What I understood by her first comment was that, my kind — Black people — were suited for jobs that required more brawns than brains; the kind of labour black slaves were forced to do when they were unconscionably taken from their land to this part of the world. When she uttered those words with her calm but firm little voice, my usually vociferous self was rather lost in thought. During the first break, I unconsciously isolated myself and for the first time in my entire life, I felt insecure. Not because (with two university degrees and a third one on its way, and with over a decade of experience in journalism under my belt) I agreed with her that I was not suited for a glorified menial job. No, it was because for some reason I just could not wrap my mind around whether this was racist hokum or a simple truism that has always existed and will continue to exist.

An unpleasant reality check

I quickly moved into my comfort zone by researching the issue. My aim was simple: to find evidence to contradict her claim that Black people are predominantly suited for menial or elementary jobs in the UK. What I found shocked me and worsened my state. 

According to a 2018 survey on the UK Government’s website, which compared ethnicity and employment types; ‘the percentage of workers in elementary jobs — the lowest skilled type of occupation — was highest (16%) in the Black ethnic group’. The same survey also revealed that; ‘the Black ethnic group had the lowest percentage of workers (5%)’ in ‘manager, director or senior official jobs’.

So in effect she was right.

I found it hard to believe but then it dawned on me — the enormous pressure I was under to prove myself. In the next two days I had sore feet, joint aches, and hardly slept at all. I pushed and pulled the trolley with a ferociousness I didn’t even think I had in me. The objective was clear; to prove my immediate supervisor wrong and somewhat defend my race. The burden became enormous, to the extent that in the throes of one of my vigorous pulling, I slipped and fell, dropping the entire trolley with all the baskets landing on me.

It was as if my entire world was crumbling. I felt no pain. Just shame. Embarrassed that I had let down an entire race and proven my critics right. The ‘I told you so’ look on the face of the woman who had indirectly started this crisis within me added further insults to my injury. For once, I subconsciously accepted that I was not fit for a picking and packing job.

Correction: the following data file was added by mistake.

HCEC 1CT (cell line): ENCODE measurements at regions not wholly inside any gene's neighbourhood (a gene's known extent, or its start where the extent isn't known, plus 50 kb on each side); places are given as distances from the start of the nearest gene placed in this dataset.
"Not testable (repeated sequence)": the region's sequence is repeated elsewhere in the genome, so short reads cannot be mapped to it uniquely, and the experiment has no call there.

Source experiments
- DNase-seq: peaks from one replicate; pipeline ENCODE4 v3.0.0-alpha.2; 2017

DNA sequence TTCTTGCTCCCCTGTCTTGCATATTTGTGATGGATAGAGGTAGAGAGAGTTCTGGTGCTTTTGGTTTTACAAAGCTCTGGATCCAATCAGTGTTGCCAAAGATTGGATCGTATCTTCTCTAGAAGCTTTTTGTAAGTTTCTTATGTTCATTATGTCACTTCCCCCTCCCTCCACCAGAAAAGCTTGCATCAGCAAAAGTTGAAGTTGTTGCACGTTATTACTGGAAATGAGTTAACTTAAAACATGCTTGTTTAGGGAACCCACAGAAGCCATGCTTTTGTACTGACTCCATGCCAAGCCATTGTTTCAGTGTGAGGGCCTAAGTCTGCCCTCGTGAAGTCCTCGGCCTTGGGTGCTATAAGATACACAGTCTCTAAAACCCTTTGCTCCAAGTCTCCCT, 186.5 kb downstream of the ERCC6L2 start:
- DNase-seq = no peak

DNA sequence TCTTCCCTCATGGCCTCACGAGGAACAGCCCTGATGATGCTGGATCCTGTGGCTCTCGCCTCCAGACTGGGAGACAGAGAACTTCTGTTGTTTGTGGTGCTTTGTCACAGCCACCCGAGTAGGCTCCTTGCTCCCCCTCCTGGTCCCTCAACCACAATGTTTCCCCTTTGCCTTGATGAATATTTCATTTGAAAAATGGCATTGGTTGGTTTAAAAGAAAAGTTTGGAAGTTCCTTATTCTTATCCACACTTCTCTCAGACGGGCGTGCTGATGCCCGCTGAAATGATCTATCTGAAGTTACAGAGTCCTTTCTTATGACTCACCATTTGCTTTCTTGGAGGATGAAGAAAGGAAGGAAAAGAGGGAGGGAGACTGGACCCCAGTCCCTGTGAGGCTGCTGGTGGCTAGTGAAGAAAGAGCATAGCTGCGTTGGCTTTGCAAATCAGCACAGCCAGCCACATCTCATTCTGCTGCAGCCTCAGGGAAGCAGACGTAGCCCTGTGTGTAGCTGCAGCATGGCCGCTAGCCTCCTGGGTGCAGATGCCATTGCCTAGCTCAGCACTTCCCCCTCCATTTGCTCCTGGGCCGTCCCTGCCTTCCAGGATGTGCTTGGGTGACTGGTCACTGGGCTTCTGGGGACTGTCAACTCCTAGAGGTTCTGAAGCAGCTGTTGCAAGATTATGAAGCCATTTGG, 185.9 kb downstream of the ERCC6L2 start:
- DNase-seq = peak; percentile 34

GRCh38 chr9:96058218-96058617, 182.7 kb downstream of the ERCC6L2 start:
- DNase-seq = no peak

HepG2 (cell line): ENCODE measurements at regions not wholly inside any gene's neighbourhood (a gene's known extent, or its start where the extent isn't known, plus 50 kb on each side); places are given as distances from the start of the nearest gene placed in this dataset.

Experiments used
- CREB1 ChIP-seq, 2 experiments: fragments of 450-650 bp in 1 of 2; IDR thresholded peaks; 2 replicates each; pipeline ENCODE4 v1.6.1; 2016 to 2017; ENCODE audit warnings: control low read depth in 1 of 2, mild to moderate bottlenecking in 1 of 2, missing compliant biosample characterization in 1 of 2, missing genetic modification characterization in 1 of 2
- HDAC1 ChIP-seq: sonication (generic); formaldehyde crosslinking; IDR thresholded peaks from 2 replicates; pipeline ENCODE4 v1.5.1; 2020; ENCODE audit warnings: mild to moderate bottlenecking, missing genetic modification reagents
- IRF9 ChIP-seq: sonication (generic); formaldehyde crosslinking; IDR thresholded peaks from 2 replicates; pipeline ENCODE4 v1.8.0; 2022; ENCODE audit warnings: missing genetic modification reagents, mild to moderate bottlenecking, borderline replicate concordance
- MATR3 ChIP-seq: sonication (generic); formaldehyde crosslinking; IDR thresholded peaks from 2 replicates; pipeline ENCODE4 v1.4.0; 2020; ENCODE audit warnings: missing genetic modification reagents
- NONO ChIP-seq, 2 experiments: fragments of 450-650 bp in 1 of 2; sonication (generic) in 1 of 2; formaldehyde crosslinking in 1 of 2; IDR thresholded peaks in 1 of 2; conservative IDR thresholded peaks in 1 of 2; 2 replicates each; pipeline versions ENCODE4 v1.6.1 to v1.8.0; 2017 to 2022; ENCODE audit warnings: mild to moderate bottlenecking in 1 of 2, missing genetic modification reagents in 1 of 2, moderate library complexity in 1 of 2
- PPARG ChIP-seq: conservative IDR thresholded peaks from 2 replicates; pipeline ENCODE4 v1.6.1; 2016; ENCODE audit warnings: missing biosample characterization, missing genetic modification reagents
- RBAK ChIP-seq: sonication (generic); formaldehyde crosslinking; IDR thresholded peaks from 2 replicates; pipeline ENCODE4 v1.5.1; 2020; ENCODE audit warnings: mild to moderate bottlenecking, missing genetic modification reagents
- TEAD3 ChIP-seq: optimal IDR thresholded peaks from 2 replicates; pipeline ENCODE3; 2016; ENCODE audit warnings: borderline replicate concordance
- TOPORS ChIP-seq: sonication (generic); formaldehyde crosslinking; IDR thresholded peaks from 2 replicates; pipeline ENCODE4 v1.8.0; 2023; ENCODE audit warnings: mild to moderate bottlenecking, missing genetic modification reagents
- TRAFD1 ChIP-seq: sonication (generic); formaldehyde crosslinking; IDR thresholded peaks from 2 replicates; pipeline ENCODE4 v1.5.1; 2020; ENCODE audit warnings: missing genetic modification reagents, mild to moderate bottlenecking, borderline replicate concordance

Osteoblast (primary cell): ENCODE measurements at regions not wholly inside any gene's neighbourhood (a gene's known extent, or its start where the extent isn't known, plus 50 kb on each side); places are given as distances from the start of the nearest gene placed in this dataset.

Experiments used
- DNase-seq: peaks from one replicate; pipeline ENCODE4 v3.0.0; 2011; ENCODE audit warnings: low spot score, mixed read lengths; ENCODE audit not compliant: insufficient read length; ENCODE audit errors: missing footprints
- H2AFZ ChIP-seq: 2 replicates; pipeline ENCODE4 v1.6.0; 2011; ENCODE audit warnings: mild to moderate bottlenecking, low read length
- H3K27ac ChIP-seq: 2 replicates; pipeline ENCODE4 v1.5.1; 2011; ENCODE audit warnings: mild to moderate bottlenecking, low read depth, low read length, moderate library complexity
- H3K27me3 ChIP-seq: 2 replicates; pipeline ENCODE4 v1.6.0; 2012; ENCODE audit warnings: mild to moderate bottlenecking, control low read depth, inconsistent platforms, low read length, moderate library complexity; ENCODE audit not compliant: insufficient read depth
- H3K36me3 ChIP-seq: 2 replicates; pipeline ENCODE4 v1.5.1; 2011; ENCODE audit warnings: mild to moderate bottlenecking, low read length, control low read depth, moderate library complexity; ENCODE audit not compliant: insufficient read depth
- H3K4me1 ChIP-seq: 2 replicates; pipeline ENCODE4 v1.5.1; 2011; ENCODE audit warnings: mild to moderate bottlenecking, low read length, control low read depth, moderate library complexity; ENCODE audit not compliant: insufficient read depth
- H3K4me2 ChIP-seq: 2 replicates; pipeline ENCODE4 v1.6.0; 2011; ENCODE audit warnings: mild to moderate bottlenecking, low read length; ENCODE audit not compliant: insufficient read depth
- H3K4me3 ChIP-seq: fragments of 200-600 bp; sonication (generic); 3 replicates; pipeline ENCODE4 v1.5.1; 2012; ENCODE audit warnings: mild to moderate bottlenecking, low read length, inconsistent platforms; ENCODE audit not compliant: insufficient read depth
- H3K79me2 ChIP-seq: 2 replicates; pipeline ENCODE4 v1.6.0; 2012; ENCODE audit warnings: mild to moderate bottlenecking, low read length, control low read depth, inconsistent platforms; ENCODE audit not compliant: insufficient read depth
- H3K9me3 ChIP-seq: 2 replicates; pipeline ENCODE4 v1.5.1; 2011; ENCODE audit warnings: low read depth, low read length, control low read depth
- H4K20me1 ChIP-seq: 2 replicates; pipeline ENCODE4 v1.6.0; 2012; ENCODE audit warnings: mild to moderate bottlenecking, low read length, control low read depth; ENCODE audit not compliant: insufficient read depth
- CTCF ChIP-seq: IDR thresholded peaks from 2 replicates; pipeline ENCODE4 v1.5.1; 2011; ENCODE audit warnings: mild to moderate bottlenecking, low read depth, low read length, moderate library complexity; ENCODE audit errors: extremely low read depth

After getting back on my feet and getting things in order, I wrote an email to the recruitment agency that got me the job to inform them that I was no longer interested — adding that I felt it was not ‘intellectually stimulating enough’. Later when the guilt and anger had waned, I wrote another email to explain myself but unfortunately there was an order from above to shut down due to Covid-19 restrictions.

To this day, I have never summoned the courage to return to Bicester where I had my first jolly ride, my first job in the UK, but more importantly; my baptism of fire when it comes to racism.

As a man in my early thirties, who has lived most of his life in Ghana amongst my own, this experience helped me understand the nature of prejudice some people of my skin colour have to endure in this country and others.

Now, whenever I watch videos of racial abuse anywhere in the world, contrary to my previous cold and dismissive attitude, my eyes fill with tears and I am reminded that being born black is enough to count against you. 

Raymond Acquah is a Ghanaian journalist, fact-checker and documentary filmmaker who is currently studying at the University of Buckingham.